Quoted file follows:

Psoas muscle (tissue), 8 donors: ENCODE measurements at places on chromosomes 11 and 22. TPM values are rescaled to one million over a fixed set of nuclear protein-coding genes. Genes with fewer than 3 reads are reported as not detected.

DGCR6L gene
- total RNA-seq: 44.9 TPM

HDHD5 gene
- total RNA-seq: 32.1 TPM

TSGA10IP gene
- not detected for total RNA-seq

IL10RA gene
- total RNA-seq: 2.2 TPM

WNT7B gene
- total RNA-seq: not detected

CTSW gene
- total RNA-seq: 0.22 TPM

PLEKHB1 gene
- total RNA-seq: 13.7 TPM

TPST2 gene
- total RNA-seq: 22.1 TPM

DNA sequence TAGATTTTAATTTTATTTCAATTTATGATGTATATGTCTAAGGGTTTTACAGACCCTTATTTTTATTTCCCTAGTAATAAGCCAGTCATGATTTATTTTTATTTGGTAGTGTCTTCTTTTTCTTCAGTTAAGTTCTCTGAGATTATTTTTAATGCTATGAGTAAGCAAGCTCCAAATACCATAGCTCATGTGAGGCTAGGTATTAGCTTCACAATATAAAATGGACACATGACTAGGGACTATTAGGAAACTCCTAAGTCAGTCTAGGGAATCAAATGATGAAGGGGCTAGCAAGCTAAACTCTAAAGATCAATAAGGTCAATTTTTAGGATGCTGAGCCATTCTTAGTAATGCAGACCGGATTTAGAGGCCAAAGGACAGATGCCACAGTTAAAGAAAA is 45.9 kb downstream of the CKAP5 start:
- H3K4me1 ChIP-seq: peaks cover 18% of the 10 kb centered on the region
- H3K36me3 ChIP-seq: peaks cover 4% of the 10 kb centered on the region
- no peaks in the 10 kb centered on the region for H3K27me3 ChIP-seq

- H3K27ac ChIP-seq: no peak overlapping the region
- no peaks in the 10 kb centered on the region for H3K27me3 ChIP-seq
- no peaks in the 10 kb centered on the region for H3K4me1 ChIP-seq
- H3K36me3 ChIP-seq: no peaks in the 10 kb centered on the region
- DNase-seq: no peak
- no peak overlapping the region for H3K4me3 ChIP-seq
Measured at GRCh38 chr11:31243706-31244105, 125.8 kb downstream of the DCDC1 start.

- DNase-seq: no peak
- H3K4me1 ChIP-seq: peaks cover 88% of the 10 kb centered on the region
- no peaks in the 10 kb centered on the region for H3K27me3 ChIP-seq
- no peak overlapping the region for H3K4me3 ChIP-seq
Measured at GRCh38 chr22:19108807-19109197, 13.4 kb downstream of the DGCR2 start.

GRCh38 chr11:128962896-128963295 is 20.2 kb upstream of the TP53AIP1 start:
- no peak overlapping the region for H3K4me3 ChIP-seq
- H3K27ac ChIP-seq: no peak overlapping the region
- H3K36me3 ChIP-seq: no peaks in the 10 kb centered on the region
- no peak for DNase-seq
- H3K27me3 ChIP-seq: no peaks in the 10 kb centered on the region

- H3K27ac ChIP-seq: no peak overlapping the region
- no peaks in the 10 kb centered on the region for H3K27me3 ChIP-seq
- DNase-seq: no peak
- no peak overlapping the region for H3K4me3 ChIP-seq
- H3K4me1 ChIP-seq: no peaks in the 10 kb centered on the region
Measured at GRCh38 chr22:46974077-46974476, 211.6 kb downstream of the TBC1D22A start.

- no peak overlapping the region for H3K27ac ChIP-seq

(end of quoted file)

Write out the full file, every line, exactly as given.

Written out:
Psoas muscle (tissue), 8 donors: ENCODE measurements at places on chromosomes 11 and 22. TPM values are rescaled to one million over a fixed set of nuclear protein-coding genes. Genes with fewer than 3 reads are reported as not detected.

DGCR6L gene
- total RNA-seq: 44.9 TPM

HDHD5 gene
- total RNA-seq: 32.1 TPM

TSGA10IP gene
- not detected for total RNA-seq

IL10RA gene
- total RNA-seq: 2.2 TPM

WNT7B gene
- total RNA-seq: not detected

CTSW gene
- total RNA-seq: 0.22 TPM

PLEKHB1 gene
- total RNA-seq: 13.7 TPM

TPST2 gene
- total RNA-seq: 22.1 TPM

DNA sequence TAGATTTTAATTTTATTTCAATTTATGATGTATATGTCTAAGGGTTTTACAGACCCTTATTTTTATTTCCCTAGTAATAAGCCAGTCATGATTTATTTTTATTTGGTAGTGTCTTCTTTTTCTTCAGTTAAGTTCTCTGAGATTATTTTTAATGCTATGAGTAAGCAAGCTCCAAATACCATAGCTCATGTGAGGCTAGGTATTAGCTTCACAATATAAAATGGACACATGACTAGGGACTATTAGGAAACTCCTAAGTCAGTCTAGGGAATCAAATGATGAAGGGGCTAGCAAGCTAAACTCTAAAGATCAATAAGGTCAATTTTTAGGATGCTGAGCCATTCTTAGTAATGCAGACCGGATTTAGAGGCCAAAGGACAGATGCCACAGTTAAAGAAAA is 45.9 kb downstream of the CKAP5 start:
- H3K4me1 ChIP-seq: peaks cover 18% of the 10 kb centered on the region
- H3K36me3 ChIP-seq: peaks cover 4% of the 10 kb centered on the region
- no peaks in the 10 kb centered on the region for H3K27me3 ChIP-seq

- H3K27ac ChIP-seq: no peak overlapping the region
- no peaks in the 10 kb centered on the region for H3K27me3 ChIP-seq
- no peaks in the 10 kb centered on the region for H3K4me1 ChIP-seq
- H3K36me3 ChIP-seq: no peaks in the 10 kb centered on the region
- DNase-seq: no peak
- no peak overlapping the region for H3K4me3 ChIP-seq
Measured at GRCh38 chr11:31243706-31244105, 125.8 kb downstream of the DCDC1 start.

- DNase-seq: no peak
- H3K4me1 ChIP-seq: peaks cover 88% of the 10 kb centered on the region
- no peaks in the 10 kb centered on the region for H3K27me3 ChIP-seq
- no peak overlapping the region for H3K4me3 ChIP-seq
Measured at GRCh38 chr22:19108807-19109197, 13.4 kb downstream of the DGCR2 start.

GRCh38 chr11:128962896-128963295 is 20.2 kb upstream of the TP53AIP1 start:
- no peak overlapping the region for H3K4me3 ChIP-seq
- H3K27ac ChIP-seq: no peak overlapping the region
- H3K36me3 ChIP-seq: no peaks in the 10 kb centered on the region
- no peak for DNase-seq
- H3K27me3 ChIP-seq: no peaks in the 10 kb centered on the region

- H3K27ac ChIP-seq: no peak overlapping the region
- no peaks in the 10 kb centered on the region for H3K27me3 ChIP-seq
- DNase-seq: no peak
- no peak overlapping the region for H3K4me3 ChIP-seq
- H3K4me1 ChIP-seq: no peaks in the 10 kb centered on the region
Measured at GRCh38 chr22:46974077-46974476, 211.6 kb downstream of the TBC1D22A start.

- no peak overlapping the region for H3K27ac ChIP-seq